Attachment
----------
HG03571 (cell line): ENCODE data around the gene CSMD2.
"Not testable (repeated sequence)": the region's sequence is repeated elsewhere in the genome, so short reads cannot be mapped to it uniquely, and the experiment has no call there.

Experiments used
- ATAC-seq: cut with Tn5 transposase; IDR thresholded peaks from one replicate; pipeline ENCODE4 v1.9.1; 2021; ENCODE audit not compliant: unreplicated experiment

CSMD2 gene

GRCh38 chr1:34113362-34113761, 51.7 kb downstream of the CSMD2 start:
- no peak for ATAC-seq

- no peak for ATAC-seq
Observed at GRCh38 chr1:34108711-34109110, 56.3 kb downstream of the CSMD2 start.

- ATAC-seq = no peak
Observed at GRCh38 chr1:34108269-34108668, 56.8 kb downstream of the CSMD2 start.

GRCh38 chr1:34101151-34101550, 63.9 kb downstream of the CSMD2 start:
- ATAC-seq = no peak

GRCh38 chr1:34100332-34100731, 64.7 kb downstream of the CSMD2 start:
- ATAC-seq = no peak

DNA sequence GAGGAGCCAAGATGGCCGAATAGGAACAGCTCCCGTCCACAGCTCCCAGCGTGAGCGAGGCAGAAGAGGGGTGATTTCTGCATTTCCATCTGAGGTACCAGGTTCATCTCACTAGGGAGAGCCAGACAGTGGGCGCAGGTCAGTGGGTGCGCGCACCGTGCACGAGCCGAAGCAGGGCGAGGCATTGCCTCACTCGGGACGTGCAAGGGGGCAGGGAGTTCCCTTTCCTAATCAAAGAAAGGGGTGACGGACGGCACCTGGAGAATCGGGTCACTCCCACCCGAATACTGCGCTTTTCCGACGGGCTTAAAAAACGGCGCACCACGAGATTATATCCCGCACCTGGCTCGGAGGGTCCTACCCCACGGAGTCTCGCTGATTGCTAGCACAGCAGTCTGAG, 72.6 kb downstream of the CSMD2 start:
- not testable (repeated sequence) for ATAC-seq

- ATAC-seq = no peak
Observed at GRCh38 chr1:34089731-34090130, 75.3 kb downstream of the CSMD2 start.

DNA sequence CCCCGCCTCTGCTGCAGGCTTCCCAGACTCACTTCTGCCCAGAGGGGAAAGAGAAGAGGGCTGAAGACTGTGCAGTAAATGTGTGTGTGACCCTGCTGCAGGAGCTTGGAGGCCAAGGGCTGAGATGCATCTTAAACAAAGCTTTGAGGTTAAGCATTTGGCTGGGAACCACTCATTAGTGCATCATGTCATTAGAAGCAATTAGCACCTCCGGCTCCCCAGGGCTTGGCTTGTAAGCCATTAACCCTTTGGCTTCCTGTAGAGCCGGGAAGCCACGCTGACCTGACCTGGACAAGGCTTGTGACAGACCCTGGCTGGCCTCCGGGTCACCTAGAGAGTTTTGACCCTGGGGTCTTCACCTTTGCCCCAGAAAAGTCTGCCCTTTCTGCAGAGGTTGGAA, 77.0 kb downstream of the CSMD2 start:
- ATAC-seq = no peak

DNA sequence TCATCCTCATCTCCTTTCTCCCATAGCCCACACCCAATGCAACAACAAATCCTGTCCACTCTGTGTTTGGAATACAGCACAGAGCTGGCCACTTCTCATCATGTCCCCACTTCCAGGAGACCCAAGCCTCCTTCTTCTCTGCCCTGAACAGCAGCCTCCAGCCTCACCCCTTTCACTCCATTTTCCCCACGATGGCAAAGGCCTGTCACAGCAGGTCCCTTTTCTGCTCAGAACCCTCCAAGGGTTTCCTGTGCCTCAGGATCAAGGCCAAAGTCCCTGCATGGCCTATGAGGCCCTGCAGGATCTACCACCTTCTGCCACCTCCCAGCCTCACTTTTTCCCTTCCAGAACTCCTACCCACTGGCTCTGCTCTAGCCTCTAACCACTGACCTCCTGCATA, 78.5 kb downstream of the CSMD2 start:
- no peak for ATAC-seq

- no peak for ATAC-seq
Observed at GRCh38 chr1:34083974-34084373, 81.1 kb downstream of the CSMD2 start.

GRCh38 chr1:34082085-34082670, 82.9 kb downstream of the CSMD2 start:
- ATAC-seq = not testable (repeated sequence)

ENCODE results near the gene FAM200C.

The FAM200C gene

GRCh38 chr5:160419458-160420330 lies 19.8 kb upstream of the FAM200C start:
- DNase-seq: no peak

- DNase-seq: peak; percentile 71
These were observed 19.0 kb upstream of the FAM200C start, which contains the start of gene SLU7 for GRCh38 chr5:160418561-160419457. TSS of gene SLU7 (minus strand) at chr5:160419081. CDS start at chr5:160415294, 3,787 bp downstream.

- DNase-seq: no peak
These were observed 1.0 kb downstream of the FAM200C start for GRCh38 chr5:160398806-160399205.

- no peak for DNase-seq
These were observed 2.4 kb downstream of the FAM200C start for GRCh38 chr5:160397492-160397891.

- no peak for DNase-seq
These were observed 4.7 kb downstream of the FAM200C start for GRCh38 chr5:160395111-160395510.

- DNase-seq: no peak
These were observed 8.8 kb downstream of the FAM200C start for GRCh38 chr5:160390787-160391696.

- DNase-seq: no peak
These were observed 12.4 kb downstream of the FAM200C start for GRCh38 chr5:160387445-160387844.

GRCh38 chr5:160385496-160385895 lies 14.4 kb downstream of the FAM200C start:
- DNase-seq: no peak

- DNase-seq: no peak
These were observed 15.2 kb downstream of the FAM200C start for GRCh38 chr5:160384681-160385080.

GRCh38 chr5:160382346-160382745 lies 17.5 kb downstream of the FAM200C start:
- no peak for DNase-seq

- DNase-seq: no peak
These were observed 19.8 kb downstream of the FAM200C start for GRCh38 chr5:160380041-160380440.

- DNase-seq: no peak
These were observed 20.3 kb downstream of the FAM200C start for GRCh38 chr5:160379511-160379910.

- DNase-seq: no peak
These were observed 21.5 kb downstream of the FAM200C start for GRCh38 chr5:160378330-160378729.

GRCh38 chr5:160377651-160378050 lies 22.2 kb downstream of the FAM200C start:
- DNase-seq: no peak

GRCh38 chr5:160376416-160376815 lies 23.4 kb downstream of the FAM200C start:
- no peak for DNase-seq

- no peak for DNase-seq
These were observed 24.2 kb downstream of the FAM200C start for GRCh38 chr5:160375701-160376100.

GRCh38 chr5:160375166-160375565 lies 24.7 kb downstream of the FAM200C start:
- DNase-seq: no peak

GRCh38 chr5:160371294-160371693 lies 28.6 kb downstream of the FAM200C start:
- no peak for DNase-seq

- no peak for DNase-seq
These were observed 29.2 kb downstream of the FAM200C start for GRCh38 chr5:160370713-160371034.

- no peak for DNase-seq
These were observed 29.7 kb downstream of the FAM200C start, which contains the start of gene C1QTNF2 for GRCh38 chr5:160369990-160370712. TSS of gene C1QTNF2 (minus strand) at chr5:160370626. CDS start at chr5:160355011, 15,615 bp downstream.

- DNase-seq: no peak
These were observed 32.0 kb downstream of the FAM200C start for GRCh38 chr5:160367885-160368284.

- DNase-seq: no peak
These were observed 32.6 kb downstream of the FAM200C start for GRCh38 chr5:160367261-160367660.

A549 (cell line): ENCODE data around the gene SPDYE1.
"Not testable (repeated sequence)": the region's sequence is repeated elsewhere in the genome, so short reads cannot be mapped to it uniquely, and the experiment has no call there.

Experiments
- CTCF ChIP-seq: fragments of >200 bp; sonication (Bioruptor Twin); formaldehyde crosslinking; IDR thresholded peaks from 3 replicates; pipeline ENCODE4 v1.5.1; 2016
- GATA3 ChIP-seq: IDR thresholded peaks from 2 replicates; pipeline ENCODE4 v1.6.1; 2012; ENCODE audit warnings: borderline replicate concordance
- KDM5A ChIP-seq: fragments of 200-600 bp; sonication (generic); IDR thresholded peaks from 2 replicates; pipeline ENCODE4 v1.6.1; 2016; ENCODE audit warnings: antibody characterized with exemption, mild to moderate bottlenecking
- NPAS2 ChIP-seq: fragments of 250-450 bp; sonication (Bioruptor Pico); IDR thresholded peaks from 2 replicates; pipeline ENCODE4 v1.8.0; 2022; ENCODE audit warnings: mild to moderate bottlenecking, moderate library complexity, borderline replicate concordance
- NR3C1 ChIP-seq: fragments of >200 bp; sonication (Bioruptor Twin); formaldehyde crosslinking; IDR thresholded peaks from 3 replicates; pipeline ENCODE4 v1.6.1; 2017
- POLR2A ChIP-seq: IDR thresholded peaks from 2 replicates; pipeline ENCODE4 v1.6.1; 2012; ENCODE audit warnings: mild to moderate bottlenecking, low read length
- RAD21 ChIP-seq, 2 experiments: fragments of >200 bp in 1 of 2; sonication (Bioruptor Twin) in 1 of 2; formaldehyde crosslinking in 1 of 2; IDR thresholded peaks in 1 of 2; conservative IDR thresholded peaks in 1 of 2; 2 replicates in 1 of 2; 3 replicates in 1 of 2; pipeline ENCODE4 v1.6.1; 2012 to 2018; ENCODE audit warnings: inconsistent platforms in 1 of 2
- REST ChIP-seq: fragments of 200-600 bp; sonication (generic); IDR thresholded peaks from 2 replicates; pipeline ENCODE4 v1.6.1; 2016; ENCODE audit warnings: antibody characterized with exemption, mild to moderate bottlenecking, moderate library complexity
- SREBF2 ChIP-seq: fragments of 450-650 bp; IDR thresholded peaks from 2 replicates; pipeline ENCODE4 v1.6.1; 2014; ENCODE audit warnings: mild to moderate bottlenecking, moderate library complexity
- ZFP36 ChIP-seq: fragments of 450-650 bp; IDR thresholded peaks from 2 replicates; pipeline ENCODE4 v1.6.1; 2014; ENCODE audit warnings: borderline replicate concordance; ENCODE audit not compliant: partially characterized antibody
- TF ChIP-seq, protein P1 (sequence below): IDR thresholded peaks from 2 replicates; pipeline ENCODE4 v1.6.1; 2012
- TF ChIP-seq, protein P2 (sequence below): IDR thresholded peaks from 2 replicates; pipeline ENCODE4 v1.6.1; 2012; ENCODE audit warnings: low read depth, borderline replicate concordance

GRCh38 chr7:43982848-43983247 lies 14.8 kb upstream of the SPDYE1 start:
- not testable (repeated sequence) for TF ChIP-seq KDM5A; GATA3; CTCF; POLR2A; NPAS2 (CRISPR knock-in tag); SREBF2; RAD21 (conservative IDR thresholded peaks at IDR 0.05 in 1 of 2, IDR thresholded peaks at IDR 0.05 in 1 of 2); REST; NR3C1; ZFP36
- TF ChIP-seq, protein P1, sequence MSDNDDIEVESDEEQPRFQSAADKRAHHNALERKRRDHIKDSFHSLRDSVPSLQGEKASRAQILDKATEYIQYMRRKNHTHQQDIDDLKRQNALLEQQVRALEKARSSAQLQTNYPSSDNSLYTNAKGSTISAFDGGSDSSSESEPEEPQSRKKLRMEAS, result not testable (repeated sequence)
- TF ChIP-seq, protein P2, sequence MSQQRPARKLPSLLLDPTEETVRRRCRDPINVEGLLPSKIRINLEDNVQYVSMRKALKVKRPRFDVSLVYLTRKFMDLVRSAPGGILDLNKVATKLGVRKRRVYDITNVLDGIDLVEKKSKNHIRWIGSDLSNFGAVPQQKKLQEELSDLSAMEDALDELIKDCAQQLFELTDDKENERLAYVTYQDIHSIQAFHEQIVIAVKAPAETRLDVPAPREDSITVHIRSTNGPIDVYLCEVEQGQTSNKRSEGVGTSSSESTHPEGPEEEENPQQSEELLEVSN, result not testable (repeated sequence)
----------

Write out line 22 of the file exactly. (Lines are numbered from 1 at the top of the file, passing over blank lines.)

DNA sequence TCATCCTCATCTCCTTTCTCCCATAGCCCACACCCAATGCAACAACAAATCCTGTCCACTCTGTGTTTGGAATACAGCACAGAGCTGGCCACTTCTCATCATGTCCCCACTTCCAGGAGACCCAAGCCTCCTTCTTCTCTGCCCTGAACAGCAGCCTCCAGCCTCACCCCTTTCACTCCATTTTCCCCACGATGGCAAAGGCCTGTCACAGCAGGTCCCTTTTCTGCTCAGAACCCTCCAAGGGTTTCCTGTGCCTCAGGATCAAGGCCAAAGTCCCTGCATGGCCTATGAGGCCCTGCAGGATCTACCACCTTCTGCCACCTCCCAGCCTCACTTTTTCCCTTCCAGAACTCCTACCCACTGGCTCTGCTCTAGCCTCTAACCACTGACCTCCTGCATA, 78.5 kb downstream of the CSMD2 start: